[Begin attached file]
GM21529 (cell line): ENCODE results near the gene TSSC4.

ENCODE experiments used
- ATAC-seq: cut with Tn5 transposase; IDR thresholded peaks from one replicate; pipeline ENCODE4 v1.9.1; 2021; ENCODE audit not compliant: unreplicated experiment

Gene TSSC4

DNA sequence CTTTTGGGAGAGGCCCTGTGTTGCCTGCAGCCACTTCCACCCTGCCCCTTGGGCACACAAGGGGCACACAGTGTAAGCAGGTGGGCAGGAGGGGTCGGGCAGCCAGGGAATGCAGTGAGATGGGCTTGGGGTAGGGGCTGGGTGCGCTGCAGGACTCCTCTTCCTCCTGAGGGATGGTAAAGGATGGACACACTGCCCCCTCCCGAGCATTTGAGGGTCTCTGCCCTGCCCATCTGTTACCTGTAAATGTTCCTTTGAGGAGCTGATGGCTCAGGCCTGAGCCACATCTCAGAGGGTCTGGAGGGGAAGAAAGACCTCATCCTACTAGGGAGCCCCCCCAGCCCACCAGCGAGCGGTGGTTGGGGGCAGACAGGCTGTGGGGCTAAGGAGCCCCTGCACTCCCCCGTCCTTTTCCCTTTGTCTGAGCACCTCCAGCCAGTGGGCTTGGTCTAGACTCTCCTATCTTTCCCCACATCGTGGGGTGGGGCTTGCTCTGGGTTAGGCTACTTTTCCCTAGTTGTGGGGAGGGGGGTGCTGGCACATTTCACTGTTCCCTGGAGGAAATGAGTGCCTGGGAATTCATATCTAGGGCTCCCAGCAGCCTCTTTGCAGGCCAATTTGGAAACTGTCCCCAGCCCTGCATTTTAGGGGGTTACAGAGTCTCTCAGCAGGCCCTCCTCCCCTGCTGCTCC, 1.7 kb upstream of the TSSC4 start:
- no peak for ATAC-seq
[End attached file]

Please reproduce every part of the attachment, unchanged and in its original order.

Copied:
GM21529 (cell line): ENCODE results near the gene TSSC4.

ENCODE experiments used
- ATAC-seq: cut with Tn5 transposase; IDR thresholded peaks from one replicate; pipeline ENCODE4 v1.9.1; 2021; ENCODE audit not compliant: unreplicated experiment

Gene TSSC4

DNA sequence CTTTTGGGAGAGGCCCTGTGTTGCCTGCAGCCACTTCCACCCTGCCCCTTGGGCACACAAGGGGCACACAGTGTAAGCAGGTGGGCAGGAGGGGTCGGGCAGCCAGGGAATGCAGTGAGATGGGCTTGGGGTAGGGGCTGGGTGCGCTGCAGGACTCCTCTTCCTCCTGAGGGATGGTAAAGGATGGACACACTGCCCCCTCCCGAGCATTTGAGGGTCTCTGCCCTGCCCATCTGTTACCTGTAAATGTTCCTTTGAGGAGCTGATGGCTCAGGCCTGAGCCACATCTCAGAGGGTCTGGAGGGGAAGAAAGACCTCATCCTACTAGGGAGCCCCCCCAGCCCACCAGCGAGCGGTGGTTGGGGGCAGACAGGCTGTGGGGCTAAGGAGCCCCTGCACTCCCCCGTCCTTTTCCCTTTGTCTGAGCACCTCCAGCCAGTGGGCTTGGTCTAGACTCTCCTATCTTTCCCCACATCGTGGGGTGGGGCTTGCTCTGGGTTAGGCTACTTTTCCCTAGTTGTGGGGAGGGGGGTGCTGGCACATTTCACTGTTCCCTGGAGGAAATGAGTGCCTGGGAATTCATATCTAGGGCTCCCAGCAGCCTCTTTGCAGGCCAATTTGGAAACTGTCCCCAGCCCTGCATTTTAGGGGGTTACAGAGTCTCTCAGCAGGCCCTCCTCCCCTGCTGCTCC, 1.7 kb upstream of the TSSC4 start:
- no peak for ATAC-seq